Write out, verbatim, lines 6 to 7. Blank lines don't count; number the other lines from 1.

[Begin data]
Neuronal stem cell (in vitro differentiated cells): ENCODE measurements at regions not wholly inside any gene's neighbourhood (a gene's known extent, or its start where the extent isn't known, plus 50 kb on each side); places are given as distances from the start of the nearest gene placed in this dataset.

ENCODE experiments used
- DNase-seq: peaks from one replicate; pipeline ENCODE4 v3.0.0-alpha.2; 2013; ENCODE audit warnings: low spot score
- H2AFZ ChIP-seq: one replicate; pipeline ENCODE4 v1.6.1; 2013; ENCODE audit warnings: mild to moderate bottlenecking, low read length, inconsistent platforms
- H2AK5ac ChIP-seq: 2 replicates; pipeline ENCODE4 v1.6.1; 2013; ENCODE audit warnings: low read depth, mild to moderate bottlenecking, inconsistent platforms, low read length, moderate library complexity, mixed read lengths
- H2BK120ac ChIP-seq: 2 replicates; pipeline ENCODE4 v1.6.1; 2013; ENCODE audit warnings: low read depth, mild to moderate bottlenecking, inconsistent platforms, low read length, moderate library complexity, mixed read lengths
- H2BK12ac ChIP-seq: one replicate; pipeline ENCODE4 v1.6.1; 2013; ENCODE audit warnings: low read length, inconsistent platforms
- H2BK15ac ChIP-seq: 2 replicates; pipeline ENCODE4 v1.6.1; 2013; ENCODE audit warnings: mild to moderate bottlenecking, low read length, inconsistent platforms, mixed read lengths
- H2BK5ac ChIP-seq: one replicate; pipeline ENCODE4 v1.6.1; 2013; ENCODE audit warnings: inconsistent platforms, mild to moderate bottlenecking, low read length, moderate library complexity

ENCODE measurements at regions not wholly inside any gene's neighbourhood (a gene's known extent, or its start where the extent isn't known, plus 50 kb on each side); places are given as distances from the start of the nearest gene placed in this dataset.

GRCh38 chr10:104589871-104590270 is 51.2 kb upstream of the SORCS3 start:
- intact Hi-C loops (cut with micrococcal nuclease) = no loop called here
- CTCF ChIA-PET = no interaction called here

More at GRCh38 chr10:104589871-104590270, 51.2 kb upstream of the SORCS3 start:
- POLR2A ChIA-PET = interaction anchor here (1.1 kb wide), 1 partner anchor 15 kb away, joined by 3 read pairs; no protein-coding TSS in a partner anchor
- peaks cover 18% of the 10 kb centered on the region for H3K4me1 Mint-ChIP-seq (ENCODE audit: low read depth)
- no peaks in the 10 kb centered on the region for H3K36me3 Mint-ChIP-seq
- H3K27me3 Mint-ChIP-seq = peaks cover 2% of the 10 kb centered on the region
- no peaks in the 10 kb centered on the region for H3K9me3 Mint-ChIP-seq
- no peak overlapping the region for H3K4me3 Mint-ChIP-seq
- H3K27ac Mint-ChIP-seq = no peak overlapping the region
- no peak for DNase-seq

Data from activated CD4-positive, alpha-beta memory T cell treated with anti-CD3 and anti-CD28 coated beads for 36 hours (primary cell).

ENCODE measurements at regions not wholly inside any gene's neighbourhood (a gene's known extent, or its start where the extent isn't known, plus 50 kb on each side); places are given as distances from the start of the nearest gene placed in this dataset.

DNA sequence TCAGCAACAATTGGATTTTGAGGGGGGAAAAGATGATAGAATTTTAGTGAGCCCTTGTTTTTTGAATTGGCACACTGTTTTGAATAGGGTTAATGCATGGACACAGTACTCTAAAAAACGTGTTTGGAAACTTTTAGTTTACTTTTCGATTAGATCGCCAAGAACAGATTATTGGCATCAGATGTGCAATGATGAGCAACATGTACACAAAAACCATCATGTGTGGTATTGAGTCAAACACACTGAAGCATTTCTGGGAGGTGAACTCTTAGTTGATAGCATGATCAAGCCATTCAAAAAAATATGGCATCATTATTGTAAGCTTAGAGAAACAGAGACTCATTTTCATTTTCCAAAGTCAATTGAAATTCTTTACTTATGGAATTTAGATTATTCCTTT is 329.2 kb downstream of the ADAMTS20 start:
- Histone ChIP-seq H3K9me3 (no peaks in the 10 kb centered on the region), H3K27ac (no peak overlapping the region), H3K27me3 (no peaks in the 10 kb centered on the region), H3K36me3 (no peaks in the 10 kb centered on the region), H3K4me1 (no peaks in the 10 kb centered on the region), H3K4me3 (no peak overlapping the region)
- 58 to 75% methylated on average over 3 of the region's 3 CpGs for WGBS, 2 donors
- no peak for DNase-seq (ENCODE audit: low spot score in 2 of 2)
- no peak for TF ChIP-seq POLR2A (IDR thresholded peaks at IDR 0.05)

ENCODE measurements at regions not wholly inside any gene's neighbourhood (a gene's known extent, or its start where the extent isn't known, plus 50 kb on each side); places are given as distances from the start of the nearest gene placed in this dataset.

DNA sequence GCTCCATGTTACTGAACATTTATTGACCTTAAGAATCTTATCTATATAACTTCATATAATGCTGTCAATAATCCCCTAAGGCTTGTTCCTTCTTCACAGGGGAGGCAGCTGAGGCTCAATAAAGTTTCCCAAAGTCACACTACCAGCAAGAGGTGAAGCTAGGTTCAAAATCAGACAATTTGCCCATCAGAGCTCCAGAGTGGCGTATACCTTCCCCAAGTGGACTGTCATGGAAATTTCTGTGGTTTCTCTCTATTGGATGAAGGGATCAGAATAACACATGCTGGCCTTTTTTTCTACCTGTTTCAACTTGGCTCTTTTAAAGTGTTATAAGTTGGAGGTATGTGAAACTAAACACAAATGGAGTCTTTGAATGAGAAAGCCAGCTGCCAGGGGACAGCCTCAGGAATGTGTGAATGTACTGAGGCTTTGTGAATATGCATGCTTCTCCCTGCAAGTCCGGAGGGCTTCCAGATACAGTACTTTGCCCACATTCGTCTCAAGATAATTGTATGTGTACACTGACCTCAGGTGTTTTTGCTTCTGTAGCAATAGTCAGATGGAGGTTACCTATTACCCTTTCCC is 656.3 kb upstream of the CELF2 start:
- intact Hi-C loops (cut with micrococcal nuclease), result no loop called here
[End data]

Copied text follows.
- H2BK120ac ChIP-seq: 2 replicates; pipeline ENCODE4 v1.6.1; 2013; ENCODE audit warnings: low read depth, mild to moderate bottlenecking, inconsistent platforms, low read length, moderate library complexity, mixed read lengths
- H2BK12ac ChIP-seq: one replicate; pipeline ENCODE4 v1.6.1; 2013; ENCODE audit warnings: low read length, inconsistent platforms